U.S. government will investigate fraudulent net neutrality comments

net neutrality rules fraud
The furor surrounding the net neutrality repeal that took place in December 2017 is continuing to be a strong political punching ground. The U.S. Government Accountability Office (GAO) will investigate claims that millions of comments provided to the Federal Communications Commission in support of the repeal were in fact made by bots impersonating real people.

The investigation comes after weeks of pushback against the FCC’s ruling, with challenges coming from the attorneys general of multiple states, Firefox creator Mozilla, and the Internet Association. Political strength has also been leveraged in this fight, with many congressional Democrats backing net neutrality regulations, which ensured internet access was treated as a utility and could not be exploited by internet providers. Supporters believe such regulation is needed to ensure a free, open internet for everyone.

One of the major issues surrounding the repeal has been the matter of the millions of anti-net neutrality comments that were allegedly made by bots impersonating millions of Americans. This comment system, supposedly used to inform the FCC of the public feeling towards bills, has been accused of being broken by these bot accounts, and forced a representation of the American people’s feelings that was not truly reflective.

This particular challenge to the repeal, launched by an open letter from U.S. Rep. Gregory W. Meeks, D-N.Y., and other representatives, asked the GAO to investigate the impact that these comments had on the process, and to discover the extent of the comment fraud on the FCC’s eventual decision. A reply, published by the Energy Commerce Dem Twitter account, reveals GAO’s acceptance, and the time frame that the investigation is expected to complete within, no less than five months.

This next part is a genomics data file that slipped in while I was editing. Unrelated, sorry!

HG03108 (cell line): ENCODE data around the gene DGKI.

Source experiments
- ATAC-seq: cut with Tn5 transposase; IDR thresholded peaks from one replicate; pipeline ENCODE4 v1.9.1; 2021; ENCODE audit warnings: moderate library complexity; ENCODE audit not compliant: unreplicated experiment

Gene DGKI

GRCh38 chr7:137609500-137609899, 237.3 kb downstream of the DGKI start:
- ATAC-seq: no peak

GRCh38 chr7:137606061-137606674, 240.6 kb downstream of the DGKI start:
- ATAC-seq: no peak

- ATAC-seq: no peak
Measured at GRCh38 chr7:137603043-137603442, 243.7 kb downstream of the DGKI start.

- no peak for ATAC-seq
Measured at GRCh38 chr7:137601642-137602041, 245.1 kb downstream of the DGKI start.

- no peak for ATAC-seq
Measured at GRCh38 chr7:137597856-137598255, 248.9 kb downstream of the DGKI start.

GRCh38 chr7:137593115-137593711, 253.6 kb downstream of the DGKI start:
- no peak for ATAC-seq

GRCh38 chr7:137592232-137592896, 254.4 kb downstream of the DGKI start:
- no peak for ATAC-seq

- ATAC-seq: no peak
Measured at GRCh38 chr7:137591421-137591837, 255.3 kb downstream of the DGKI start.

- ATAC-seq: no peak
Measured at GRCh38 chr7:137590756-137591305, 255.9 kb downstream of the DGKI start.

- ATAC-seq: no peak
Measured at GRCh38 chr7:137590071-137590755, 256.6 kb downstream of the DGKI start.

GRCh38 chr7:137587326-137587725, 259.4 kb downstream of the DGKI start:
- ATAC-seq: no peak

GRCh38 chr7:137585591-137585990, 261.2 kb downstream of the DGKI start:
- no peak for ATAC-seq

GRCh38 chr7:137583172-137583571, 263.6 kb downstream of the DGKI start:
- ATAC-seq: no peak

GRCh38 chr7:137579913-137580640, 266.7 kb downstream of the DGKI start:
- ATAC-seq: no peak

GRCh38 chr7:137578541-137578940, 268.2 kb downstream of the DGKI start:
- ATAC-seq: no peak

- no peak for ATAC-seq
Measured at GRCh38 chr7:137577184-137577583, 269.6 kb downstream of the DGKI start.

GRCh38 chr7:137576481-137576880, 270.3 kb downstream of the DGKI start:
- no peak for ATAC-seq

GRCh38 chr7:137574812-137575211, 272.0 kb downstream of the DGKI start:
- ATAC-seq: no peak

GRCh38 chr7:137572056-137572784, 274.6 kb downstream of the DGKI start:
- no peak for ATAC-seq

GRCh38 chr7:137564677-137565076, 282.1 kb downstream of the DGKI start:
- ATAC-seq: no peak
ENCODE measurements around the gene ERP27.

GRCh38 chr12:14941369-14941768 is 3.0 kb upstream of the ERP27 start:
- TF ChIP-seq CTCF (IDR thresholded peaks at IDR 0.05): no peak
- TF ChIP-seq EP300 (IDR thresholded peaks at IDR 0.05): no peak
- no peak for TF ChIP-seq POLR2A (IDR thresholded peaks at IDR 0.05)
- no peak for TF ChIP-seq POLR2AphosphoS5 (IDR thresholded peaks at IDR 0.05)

The issue of the fake voters is a particularly thorny issue in the net neutrality battle. One study estimated that removing the fake comments left a comments section that was 98.5 percent against the FCC’s repeal. With the supposedly bot-driven comments, that divide drops to 60 percent against. While this indicates the scale of the possible bot problem, it also shows that the FCC was already willing to go against 60 percent of the comments anyway, raising the question of how much impact the comments truly had on the decision.

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